Mitre had just thrown a few innings yesterday and was unvailable, and the game had not yet entered that situation to end all situations: The Save Situation. So Chad Gaudin came into the game. Released a few weeks ago by the Oakland A’s, Gaudin walked Edwin Encarnacion, the Blue Jays’ struggling nine hitter, on four pitchers, got an out on a sacrifice bunt and gave up a walk-off single to end the game.

I was apoplectic even before this disastrous 14th inning unfolded. How could Joe Girardi not use Mariano Rivera, the greatest reliever of all time, before Chad Gaudin, an Oakland reject? Girardi later said he would not use Rivera in a tie game on the road unless Mo can go two innings and that it’s still “too early in the season” to use Mariano for that length. Instead, Gaudin got the ball and the loss.

I understand the counterargument. I understand wanting to use your closer for a save situation. But at some point, it simply becomes necessary to save the game from being a loss. At some point, Rivera has to pitch in extra innings, and if the game is still tied after he’s out of gas, at least the Yanks went down firing their ace. It is a lesson Yankee managers have not learned since Alex Gonzalez took Jeff Weaver deep during the 2003 World Series. The loss ultimately rests with the offense, but the bullpen management in the 14th did not help.

Very Honorable Mention: Andy Pettitte

Credit: Darren Calabrese, AP Photo/The Canadian Press

By the time the 14th inning rolled around, Andy Pettitte was but an afterthought. I’d be remiss, however, if I didn’t give a big tip of the cap to Number 46. Facing a lineup that leads all of baseball in runs scored, Pettitte threw 7.2 masterful innings. He gave up just two solo home runs, struck out 10 and issued just three free passes. While he didn’t get a W, it was not for lack of trying, and Pettitte’s outing today continues his amazing run to start the 2010 season.

The WPA Rollercoaster

Up and down and up and down.

Up Next

Javier Vazquez (4-5, 6.06) will look to stop the bleeding in Toronto. He takes a recent hot streak into the 1:07 game against Brandon Morrow (4-4, 6.00), and after today’s long affair in which everyone but Mo pitched, the team will rely on Javy for some innings.

The Heathcott & Murphy Show is on in Charleston

Make sure you vote for the Triple-A All Star Team. Let’s get Jesus Montero in their despite his substandard season.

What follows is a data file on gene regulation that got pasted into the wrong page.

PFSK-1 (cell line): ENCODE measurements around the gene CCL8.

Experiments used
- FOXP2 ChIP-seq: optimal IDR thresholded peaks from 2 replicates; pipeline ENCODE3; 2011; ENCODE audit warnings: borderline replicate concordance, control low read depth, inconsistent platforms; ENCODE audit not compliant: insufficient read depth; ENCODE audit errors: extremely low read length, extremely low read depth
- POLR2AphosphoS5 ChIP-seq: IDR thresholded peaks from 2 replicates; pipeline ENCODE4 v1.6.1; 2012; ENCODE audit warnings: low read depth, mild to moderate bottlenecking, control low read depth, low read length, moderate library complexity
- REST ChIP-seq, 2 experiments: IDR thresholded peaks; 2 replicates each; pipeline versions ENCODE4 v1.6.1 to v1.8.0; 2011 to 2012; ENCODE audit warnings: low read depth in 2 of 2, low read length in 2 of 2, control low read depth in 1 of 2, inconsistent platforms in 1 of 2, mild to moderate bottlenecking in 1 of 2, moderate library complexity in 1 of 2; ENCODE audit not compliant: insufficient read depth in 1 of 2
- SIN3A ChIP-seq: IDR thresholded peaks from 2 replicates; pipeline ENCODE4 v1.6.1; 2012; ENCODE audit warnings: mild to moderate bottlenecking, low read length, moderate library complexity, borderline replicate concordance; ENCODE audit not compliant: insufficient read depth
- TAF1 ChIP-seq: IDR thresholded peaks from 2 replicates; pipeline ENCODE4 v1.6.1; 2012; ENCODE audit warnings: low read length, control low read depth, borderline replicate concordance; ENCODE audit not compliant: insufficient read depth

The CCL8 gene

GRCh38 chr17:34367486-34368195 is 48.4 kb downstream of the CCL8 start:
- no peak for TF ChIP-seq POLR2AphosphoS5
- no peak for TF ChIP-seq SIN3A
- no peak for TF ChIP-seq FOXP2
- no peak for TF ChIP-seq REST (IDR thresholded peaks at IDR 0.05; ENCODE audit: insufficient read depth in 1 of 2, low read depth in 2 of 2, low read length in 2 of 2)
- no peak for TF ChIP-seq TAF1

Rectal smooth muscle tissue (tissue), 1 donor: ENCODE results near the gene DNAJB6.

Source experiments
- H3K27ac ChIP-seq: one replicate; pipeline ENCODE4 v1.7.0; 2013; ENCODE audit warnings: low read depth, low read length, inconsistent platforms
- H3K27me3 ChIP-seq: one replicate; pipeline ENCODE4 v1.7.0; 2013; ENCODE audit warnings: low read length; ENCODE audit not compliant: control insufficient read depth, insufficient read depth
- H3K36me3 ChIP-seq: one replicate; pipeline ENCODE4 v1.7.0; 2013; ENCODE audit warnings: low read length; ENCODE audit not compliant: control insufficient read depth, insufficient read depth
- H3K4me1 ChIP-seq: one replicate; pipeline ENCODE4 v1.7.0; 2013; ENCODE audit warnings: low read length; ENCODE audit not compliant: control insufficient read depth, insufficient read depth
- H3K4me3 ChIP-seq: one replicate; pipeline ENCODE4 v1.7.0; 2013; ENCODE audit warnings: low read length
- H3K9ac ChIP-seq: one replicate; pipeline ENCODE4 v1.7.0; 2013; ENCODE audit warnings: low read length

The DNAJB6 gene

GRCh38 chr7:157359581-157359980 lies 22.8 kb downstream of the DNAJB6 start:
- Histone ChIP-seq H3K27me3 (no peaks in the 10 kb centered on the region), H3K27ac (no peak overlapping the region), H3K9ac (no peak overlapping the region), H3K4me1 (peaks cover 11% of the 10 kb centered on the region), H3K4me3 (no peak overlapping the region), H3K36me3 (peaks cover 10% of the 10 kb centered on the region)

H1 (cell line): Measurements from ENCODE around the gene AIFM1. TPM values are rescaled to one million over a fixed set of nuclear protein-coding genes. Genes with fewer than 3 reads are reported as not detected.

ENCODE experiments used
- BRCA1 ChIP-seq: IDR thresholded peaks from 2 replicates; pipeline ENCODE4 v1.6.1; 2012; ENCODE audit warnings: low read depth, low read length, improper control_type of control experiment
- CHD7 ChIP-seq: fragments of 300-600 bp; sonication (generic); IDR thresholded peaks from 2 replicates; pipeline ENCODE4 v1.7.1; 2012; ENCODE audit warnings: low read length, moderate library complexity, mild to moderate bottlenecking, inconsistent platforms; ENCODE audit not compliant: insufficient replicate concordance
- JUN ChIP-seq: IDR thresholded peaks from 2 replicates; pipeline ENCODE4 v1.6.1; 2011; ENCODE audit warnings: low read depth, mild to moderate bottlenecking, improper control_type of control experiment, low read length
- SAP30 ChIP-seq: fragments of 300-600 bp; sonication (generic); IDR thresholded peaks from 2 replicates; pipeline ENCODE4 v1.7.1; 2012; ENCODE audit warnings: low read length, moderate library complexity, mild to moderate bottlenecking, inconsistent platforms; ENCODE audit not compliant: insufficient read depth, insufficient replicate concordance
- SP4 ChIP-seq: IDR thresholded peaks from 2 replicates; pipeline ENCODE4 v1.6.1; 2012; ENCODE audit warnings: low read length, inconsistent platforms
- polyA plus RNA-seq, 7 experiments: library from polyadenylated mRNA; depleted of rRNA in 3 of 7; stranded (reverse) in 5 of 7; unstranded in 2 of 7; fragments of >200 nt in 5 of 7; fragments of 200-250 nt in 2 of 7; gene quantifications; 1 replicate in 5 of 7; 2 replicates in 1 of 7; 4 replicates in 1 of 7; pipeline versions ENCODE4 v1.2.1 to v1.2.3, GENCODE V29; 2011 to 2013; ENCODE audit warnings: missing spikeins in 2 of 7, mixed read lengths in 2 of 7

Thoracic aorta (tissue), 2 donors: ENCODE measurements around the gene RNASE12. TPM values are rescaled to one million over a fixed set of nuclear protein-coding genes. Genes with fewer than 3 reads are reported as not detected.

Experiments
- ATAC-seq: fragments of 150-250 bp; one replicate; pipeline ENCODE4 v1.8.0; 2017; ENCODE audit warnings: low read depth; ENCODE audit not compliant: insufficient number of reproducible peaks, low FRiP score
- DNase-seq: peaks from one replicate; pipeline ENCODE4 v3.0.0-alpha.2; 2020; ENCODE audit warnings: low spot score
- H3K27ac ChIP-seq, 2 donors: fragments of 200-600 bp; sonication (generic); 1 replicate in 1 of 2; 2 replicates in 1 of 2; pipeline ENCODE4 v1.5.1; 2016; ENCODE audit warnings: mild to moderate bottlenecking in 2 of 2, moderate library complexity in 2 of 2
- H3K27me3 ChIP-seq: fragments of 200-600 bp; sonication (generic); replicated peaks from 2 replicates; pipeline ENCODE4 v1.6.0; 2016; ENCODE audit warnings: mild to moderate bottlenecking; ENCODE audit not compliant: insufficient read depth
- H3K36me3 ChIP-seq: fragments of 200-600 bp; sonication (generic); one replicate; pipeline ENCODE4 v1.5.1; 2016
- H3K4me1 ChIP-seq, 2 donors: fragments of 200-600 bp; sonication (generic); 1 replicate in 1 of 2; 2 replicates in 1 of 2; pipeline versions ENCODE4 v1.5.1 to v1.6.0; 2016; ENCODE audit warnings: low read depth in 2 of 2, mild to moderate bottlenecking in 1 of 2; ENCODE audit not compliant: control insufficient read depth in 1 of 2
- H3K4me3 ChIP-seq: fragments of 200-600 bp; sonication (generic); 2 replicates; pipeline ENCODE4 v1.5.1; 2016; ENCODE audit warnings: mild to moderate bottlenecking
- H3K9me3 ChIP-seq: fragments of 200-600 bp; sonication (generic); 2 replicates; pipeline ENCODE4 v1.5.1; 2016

Triple-A Scranton (2-1 win over Gwinnett)
Reid Gorecki, CF, Jesus Montero, C & Greg Golson, LF: all 0 for 3, 1 K – Gorecki drew a walk
Reegie Corona, 2B: 1 for 4, 1 K, 1 SB
Eduardo Nunez, SS & Colin Curtis, LF: both 0 for 4, 1 K
Chad Huffman, 1B: 1 for 4, 1 R, 1 2B, 1 K , 1 E (throwing)
David Winfree, DH: 1 for 3, 1 R, 1 HR, 2 RBI, 1 BB
Ivan Nova: 6 IP, 8 H, 1 R, 1 ER, 2 BB, 4 K, 10-3 GB/FB – 64 of 97 pitches were strikes (66%)
Zack Segovia: 1 IP, 1 H, 0 R, 0 ER, 1 BB, 0 K, 1-2 GB/FB – just six of his 15 pitches were strikes (40%), but there was an intentional walk mixed in there
Boone Logan: 0.2 IP, 0 R, 0 ER, 1 BB, 2 K – six of his 13 pitches were strikes (46.2%)
Jon Albaladejo: 1.1 IP, zeroes, 1 BB, 3 K, 1 HB, 0-1 GB/FB – 14 of his 20 pitches were strikes (70%)

[Read more…]

Open Thread: Losing with your best pitcher still in the bullpen

Mo had plenty of time to sign autographs from the 8th through 14th innings. (Photo Credit: Kathy Willens, AP)

I don’t know what’s more frustrating, losing a game in extra innings when Mariano Rivera didn’t pitch because he was being held back for a stupid statistic, or Mark Teixeira for doing his best Jeff Francoeur impression. Probably the latter, because the former has been happening for years.

Anyway, here’s your open thread for the night. There’s a game on MLB Network for you to watch, but which one apparently depends on where you live. It’s Saturday though, go out and do something you won’t remember.

2010 Draft: Royals close to a deal with Grandal

Via MLBTR, the Royals are close to reaching a deal with Miami catcher Yasmani Grandal, who they would take with the 4th overall pick when the draft begins on Monday. Pre-draft deals are against the rules on many levels, which is why nothing will be officially announced by the team or even confirmed by the media. Given the NCAA’s recent track record of screwing over its athletes, I wouldn’t put ruling Grandal ineligible for the postseason past them. It’s unlikely though.